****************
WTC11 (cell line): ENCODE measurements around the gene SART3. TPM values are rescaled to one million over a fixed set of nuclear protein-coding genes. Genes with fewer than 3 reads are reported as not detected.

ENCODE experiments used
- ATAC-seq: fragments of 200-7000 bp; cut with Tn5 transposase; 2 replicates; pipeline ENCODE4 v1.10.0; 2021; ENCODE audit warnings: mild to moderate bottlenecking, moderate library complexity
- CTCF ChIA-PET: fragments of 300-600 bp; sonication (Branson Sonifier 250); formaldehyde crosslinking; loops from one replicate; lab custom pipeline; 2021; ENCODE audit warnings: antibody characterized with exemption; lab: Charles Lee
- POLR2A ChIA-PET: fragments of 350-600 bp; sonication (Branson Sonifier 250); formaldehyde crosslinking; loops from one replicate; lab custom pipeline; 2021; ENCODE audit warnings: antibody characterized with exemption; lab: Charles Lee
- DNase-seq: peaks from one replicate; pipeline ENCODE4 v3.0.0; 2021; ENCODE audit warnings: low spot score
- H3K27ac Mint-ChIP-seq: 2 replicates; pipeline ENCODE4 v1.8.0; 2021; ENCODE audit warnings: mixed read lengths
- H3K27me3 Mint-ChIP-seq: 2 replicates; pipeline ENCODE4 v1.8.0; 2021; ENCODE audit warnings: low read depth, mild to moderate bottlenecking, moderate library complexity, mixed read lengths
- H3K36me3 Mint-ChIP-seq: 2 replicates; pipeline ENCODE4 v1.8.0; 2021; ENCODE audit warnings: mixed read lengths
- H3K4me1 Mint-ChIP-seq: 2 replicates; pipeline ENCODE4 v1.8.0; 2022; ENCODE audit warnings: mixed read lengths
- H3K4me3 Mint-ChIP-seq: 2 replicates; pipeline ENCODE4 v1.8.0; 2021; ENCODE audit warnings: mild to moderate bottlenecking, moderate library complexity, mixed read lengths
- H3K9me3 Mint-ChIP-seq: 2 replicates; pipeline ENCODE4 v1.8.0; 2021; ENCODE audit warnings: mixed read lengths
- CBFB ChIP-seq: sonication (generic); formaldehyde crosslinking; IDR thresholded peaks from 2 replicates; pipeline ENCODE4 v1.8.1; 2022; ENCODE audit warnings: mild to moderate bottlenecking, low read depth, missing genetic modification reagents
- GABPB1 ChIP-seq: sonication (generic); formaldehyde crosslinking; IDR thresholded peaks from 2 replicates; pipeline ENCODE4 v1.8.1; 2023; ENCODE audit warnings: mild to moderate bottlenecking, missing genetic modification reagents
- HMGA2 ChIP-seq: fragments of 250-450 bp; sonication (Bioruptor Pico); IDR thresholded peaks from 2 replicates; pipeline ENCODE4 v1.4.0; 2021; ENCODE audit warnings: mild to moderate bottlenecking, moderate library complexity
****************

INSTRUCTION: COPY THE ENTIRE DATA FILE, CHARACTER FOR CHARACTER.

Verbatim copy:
WTC11 (cell line): ENCODE measurements around the gene SART3. TPM values are rescaled to one million over a fixed set of nuclear protein-coding genes. Genes with fewer than 3 reads are reported as not detected.

ENCODE experiments used
- ATAC-seq: fragments of 200-7000 bp; cut with Tn5 transposase; 2 replicates; pipeline ENCODE4 v1.10.0; 2021; ENCODE audit warnings: mild to moderate bottlenecking, moderate library complexity
- CTCF ChIA-PET: fragments of 300-600 bp; sonication (Branson Sonifier 250); formaldehyde crosslinking; loops from one replicate; lab custom pipeline; 2021; ENCODE audit warnings: antibody characterized with exemption; lab: Charles Lee
- POLR2A ChIA-PET: fragments of 350-600 bp; sonication (Branson Sonifier 250); formaldehyde crosslinking; loops from one replicate; lab custom pipeline; 2021; ENCODE audit warnings: antibody characterized with exemption; lab: Charles Lee
- DNase-seq: peaks from one replicate; pipeline ENCODE4 v3.0.0; 2021; ENCODE audit warnings: low spot score
- H3K27ac Mint-ChIP-seq: 2 replicates; pipeline ENCODE4 v1.8.0; 2021; ENCODE audit warnings: mixed read lengths
- H3K27me3 Mint-ChIP-seq: 2 replicates; pipeline ENCODE4 v1.8.0; 2021; ENCODE audit warnings: low read depth, mild to moderate bottlenecking, moderate library complexity, mixed read lengths
- H3K36me3 Mint-ChIP-seq: 2 replicates; pipeline ENCODE4 v1.8.0; 2021; ENCODE audit warnings: mixed read lengths
- H3K4me1 Mint-ChIP-seq: 2 replicates; pipeline ENCODE4 v1.8.0; 2022; ENCODE audit warnings: mixed read lengths
- H3K4me3 Mint-ChIP-seq: 2 replicates; pipeline ENCODE4 v1.8.0; 2021; ENCODE audit warnings: mild to moderate bottlenecking, moderate library complexity, mixed read lengths
- H3K9me3 Mint-ChIP-seq: 2 replicates; pipeline ENCODE4 v1.8.0; 2021; ENCODE audit warnings: mixed read lengths
- CBFB ChIP-seq: sonication (generic); formaldehyde crosslinking; IDR thresholded peaks from 2 replicates; pipeline ENCODE4 v1.8.1; 2022; ENCODE audit warnings: mild to moderate bottlenecking, low read depth, missing genetic modification reagents
- GABPB1 ChIP-seq: sonication (generic); formaldehyde crosslinking; IDR thresholded peaks from 2 replicates; pipeline ENCODE4 v1.8.1; 2023; ENCODE audit warnings: mild to moderate bottlenecking, missing genetic modification reagents
- HMGA2 ChIP-seq: fragments of 250-450 bp; sonication (Bioruptor Pico); IDR thresholded peaks from 2 replicates; pipeline ENCODE4 v1.4.0; 2021; ENCODE audit warnings: mild to moderate bottlenecking, moderate library complexity